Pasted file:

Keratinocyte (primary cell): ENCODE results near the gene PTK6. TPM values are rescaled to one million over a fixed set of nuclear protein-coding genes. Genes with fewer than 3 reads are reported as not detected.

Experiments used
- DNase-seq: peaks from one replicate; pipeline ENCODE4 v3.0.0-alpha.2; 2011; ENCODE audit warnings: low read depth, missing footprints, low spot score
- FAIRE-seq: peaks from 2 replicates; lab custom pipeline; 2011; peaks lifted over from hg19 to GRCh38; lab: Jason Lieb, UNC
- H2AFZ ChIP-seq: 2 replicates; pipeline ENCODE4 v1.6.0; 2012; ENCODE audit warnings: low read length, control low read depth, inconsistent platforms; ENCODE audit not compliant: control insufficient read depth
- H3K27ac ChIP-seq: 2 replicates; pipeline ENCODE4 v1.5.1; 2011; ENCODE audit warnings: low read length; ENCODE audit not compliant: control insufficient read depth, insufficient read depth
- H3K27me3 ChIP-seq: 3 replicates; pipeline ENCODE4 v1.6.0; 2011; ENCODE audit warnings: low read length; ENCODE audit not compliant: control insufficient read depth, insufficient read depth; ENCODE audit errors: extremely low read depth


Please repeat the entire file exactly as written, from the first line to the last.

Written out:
Keratinocyte (primary cell): ENCODE results near the gene PTK6. TPM values are rescaled to one million over a fixed set of nuclear protein-coding genes. Genes with fewer than 3 reads are reported as not detected.

Experiments used
- DNase-seq: peaks from one replicate; pipeline ENCODE4 v3.0.0-alpha.2; 2011; ENCODE audit warnings: low read depth, missing footprints, low spot score
- FAIRE-seq: peaks from 2 replicates; lab custom pipeline; 2011; peaks lifted over from hg19 to GRCh38; lab: Jason Lieb, UNC
- H2AFZ ChIP-seq: 2 replicates; pipeline ENCODE4 v1.6.0; 2012; ENCODE audit warnings: low read length, control low read depth, inconsistent platforms; ENCODE audit not compliant: control insufficient read depth
- H3K27ac ChIP-seq: 2 replicates; pipeline ENCODE4 v1.5.1; 2011; ENCODE audit warnings: low read length; ENCODE audit not compliant: control insufficient read depth, insufficient read depth
- H3K27me3 ChIP-seq: 3 replicates; pipeline ENCODE4 v1.6.0; 2011; ENCODE audit warnings: low read length; ENCODE audit not compliant: control insufficient read depth, insufficient read depth; ENCODE audit errors: extremely low read depth